Youngs RidgeTypical view of the Youngs Ridge Trail during laurel season
Kitsuma Peak is traversed by the four-mile Youngs Ridge Trail, which links the two trailheads listed above.  

To get the full experience, climb the mountain from the Old Fort end.  This entails 1600 feet in net elevation gain (2000 feet in total climbing when ups and downs are factored in), and it takes a couple of hours.  Much of it is gentle or level walking along the top of Youngs Ridge, and the trail is never particularly steep.  

For a much shorter hike to the summit, start at the Ridgecrest trailhead, from which it is just 500 vertical feet of steady, gentle switchbacks to the top.  The trail goes along noisy Interstate 40 for a few hundred yards before striking off into the woods.  The top is well under a mile from the trailhead.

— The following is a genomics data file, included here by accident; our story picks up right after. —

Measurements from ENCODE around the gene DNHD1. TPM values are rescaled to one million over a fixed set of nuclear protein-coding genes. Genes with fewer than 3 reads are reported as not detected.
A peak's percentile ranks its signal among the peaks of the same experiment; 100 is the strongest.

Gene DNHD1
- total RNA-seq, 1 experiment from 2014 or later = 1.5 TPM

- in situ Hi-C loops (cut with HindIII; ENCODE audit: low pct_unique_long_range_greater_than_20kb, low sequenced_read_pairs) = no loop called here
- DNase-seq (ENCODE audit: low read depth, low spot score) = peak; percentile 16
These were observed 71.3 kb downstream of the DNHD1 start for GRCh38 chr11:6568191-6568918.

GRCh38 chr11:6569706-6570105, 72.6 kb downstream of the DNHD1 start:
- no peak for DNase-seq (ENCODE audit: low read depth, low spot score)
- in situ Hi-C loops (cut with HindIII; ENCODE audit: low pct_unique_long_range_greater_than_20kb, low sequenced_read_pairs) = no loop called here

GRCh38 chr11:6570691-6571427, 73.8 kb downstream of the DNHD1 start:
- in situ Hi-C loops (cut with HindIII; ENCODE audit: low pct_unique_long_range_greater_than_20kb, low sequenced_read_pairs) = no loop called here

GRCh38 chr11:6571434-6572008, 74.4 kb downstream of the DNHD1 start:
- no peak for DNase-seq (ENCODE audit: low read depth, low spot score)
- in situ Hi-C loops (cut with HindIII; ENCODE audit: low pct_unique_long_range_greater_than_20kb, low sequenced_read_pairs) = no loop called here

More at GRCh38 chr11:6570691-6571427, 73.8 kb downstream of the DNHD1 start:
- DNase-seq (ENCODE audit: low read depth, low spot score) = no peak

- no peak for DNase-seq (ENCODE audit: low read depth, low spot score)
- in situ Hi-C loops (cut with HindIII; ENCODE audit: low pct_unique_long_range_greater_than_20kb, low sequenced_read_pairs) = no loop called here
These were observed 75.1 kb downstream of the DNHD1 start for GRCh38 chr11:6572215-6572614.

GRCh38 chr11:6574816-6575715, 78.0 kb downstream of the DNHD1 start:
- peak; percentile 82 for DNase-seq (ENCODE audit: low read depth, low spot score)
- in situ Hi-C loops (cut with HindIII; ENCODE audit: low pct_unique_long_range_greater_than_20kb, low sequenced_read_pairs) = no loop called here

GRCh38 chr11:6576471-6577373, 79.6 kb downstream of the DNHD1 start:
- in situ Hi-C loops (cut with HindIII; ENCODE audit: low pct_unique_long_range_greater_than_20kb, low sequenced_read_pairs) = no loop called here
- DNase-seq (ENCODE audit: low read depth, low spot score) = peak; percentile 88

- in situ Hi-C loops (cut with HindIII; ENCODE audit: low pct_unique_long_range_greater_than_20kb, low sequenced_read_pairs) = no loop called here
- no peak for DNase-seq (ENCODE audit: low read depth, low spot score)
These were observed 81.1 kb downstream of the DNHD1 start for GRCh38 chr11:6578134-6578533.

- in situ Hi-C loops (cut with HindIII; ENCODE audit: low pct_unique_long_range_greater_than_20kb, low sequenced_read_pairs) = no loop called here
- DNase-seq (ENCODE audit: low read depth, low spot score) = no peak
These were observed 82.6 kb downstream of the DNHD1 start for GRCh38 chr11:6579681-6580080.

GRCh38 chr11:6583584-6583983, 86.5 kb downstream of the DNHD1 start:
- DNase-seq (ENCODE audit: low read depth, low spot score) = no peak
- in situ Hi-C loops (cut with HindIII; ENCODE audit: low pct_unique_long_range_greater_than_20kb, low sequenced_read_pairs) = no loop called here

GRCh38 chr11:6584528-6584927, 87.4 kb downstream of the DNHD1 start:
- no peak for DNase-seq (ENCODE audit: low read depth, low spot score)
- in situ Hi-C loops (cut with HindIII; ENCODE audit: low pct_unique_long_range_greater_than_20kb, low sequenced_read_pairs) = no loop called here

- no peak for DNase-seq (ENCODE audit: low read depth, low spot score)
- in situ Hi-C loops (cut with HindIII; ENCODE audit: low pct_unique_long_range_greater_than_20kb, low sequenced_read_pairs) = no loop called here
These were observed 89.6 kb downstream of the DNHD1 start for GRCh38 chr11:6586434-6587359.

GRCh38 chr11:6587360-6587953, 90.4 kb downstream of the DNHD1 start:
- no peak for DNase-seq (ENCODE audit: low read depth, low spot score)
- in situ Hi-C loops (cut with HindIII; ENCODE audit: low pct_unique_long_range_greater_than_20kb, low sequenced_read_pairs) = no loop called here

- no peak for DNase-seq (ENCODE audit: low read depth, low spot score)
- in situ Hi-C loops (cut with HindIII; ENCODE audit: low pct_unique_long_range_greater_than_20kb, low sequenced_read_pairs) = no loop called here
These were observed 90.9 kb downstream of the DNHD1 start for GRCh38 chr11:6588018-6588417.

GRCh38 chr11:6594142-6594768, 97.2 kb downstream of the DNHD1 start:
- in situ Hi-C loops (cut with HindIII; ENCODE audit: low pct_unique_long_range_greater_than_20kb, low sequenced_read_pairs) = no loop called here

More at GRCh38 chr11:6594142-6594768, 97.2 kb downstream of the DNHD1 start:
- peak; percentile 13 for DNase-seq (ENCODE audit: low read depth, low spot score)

The Youngs Ridge trail does not quite cross the summit, and although it offers one rocky viewpoint near its high point, you will miss out on the best views if you don't make the hundred-yard detour to the true summit.  There is an obvious, well-traveled loop trail that does this.  After getting on this loop, watch for a spot where the summit loop trail runs level on a north-south course, right by the summit knoll.  From here, a steep, downhill side trail takes you 20 yards to the impressive clifftop that makes this peak worthwhile.

The Youngs Ridge Trail has been completely reconstructed in recent years into a superb, not particularly technical mountain bike route. It has pretty good visibility and is still safe to hike despite the slight chance of encountering a bike. The work the mountain bikers have done has certainly produced a wonderful footway. But if you're up for biking it, consider making a loop trip, returning to the trailhead via Old US 70, which has been made into a car-free bike route. The map here gives an excellent overview of this loop. Go here for a detailed description.